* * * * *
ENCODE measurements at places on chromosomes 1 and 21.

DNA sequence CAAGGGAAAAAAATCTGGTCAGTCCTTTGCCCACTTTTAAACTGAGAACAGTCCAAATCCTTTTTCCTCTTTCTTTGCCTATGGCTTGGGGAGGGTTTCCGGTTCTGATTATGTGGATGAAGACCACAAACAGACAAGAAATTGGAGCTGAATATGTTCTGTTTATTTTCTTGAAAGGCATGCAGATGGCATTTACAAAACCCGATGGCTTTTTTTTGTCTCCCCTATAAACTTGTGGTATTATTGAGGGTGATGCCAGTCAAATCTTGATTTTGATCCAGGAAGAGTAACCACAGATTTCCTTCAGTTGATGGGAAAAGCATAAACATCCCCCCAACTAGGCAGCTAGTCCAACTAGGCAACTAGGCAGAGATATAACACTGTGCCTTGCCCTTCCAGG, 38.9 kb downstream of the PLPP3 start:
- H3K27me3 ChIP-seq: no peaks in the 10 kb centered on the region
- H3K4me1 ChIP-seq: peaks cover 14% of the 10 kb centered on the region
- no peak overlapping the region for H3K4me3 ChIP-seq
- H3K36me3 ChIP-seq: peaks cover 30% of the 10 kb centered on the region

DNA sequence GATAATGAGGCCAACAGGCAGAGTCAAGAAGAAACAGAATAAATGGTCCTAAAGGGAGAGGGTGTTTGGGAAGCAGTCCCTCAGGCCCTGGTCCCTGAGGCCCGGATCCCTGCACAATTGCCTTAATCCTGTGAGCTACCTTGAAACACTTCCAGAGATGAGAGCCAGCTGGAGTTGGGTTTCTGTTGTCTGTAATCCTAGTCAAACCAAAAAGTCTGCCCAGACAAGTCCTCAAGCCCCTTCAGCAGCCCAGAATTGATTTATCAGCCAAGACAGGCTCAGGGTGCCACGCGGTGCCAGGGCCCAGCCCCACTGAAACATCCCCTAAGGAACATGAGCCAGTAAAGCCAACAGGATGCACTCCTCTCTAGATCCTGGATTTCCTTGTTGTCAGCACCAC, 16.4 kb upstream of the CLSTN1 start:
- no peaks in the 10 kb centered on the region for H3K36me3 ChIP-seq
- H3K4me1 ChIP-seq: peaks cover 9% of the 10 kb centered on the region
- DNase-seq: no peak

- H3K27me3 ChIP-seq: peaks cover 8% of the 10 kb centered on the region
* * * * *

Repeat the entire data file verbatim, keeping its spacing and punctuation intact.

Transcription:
ENCODE measurements at places on chromosomes 1 and 21.

DNA sequence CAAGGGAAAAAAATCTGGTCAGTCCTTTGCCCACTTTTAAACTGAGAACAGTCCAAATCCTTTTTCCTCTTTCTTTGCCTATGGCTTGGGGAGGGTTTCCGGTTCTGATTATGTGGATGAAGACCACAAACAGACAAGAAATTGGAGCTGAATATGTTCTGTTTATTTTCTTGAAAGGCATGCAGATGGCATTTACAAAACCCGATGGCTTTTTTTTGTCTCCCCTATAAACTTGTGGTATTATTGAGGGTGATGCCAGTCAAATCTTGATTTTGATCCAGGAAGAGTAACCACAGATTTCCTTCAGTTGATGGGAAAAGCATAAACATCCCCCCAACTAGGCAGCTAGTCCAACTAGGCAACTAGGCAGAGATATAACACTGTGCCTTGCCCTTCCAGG, 38.9 kb downstream of the PLPP3 start:
- H3K27me3 ChIP-seq: no peaks in the 10 kb centered on the region
- H3K4me1 ChIP-seq: peaks cover 14% of the 10 kb centered on the region
- no peak overlapping the region for H3K4me3 ChIP-seq
- H3K36me3 ChIP-seq: peaks cover 30% of the 10 kb centered on the region

DNA sequence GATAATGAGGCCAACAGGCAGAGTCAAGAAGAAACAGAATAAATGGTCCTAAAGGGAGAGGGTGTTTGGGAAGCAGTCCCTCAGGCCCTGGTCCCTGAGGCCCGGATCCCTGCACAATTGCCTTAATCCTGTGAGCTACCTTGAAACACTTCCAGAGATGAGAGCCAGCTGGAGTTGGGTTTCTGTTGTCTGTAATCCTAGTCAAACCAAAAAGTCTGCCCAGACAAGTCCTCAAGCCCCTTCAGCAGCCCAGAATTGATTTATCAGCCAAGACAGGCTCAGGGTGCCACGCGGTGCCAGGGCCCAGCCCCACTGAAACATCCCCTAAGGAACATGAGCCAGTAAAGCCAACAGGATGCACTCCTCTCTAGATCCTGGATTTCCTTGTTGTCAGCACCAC, 16.4 kb upstream of the CLSTN1 start:
- no peaks in the 10 kb centered on the region for H3K36me3 ChIP-seq
- H3K4me1 ChIP-seq: peaks cover 9% of the 10 kb centered on the region
- DNase-seq: no peak

- H3K27me3 ChIP-seq: peaks cover 8% of the 10 kb centered on the region